YouthLaw: A group for Fordham Law students interested in exploring careers that are committed to advocating for children and juveniles involved in the Child Welfare, Juvenile Justice, and Public Education systems. YouthLaw seeks to increase understanding of legal practice on behalf of young people, raise awareness of important policies and issues affecting youth, especially youth from underserved communities, and to collaborate with leaders in the field, organize discussions and networking, and encourage academic and service-oriented youth advocacy.

Faculty and Administrative Pro Bono

In 1995, Fordham adopted guidelines for faculty pro bono involvement. It is suggested that members of faculty should volunteer at least 50 hours of pro bono work annually, as suggested by the ABA. The guidelines stated the law school should encourage and support pro bono work by the faculty and successful implementation of this should include recognition, administrative support, conferences and faculty colloquia, summer pro bono work and leaves of absences. Successful implementation of this policy has created new opportunities for using students in research assistance, pro bono projects, independent study, and course offerings supporting pro bono work.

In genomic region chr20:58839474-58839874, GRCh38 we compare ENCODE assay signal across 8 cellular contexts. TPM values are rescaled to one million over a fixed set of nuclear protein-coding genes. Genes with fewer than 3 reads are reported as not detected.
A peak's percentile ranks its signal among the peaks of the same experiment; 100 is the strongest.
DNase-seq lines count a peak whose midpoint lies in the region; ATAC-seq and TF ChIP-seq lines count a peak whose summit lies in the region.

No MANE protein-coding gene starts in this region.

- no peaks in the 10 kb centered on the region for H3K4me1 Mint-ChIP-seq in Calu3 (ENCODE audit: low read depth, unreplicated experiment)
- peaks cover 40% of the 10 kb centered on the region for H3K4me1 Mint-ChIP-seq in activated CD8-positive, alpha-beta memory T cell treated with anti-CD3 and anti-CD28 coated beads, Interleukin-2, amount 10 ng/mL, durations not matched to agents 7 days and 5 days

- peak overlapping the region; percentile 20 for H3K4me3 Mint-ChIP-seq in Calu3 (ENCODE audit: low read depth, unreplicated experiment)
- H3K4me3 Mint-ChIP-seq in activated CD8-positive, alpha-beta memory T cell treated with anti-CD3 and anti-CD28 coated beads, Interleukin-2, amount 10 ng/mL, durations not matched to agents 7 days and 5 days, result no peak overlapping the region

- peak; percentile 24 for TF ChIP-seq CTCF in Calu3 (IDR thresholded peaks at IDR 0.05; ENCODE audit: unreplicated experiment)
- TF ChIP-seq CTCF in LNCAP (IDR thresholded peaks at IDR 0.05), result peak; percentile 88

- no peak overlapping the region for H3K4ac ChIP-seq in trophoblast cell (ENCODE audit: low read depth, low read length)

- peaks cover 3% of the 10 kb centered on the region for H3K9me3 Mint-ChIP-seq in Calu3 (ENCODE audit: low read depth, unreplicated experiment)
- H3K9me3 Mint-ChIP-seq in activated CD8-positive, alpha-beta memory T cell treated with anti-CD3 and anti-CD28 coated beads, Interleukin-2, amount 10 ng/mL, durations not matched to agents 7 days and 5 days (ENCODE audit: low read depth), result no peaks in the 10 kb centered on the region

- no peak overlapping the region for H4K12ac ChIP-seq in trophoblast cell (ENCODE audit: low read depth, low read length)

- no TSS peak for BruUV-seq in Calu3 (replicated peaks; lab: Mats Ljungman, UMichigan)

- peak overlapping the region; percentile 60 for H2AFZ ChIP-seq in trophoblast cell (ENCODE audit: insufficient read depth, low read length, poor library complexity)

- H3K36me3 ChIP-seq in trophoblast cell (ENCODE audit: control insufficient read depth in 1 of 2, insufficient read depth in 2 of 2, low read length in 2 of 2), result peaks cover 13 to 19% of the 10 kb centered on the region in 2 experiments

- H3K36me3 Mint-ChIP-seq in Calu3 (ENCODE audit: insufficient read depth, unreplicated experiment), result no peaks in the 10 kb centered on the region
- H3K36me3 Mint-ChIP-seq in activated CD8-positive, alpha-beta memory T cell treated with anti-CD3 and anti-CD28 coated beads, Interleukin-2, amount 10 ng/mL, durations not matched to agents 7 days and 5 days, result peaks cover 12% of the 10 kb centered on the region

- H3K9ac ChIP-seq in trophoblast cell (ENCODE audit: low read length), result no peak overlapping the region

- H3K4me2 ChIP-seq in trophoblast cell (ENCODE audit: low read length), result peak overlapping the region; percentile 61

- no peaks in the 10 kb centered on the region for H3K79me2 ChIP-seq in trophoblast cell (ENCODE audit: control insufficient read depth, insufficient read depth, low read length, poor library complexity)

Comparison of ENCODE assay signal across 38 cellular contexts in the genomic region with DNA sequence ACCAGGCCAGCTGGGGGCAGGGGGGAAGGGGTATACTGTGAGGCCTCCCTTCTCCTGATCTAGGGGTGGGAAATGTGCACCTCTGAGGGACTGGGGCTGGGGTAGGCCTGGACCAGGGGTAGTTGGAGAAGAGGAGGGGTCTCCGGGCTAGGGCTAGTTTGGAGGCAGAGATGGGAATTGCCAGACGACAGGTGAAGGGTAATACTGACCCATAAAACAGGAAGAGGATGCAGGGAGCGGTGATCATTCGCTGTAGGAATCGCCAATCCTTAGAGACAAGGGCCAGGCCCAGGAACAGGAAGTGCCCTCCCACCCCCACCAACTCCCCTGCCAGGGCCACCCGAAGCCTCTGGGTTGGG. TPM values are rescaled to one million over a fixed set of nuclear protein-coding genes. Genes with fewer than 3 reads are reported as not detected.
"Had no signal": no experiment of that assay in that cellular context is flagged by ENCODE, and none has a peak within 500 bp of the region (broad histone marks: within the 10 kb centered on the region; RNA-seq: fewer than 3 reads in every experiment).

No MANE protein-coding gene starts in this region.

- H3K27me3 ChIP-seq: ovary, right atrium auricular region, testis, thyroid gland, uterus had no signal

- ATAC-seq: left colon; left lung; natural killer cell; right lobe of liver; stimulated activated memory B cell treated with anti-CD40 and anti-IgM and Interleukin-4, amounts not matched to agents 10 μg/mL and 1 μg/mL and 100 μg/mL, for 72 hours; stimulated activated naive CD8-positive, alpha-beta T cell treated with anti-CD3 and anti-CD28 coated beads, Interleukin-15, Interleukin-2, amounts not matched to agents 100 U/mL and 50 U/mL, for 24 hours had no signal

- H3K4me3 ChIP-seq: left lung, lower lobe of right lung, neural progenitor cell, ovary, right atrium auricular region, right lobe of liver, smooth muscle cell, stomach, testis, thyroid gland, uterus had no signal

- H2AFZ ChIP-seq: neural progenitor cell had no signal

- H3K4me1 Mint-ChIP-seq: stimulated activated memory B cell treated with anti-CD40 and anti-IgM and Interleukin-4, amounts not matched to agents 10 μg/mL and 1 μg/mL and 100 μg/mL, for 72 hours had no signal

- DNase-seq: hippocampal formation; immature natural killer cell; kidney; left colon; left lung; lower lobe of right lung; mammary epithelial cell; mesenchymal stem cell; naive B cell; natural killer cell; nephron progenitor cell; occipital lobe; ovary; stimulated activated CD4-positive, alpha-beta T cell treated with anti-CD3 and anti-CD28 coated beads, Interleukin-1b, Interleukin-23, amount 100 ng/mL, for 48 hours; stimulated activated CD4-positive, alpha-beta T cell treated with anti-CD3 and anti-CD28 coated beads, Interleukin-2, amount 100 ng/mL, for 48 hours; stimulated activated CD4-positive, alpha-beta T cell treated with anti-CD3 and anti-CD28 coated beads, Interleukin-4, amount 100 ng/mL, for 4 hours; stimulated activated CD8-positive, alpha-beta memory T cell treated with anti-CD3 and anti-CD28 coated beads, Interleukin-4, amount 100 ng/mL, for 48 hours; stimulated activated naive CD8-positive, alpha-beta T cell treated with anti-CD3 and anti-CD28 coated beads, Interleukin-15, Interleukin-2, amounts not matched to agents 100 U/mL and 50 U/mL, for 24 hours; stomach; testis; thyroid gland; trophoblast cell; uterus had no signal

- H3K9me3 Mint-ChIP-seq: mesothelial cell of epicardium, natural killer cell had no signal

At the annual Public Interest Resource Center Annual Awards Dinner, Fordham gives two pro bono awards, in addition to the awards recognizing the public service of alumni and friends of Fordham and the certificates to graduating students who have completed Fordham's public interest scholars program. The pro bono awards are:

The Archibald R. Murray Public Service Award: This award is given to students in the graduating class of the Law School who have devoted 100 - 249 hours to pro bono and/or community service work during their years as Fordham law students; those who completed 250 - 499 hours will receive a cum laude Murray Award; those who completed 500 - 999 hours will receive a magna cum laude Murray award and students who completed 1000 + hours will receive a summa cum laude Murray award.  The award is named in honor of Archibald R. Murray a Fordham Class of 1960 graduate who was the Executive Director of The Legal Aid Society for over 20 years. The text of the award reads, “in grateful acknowledgment of your response to the call of public need as exemplified by Archibald R. Murray, Class of 1960, whose career embodies the highest standards of public service.” 309 members of the Class of 2019 are recipients of this award.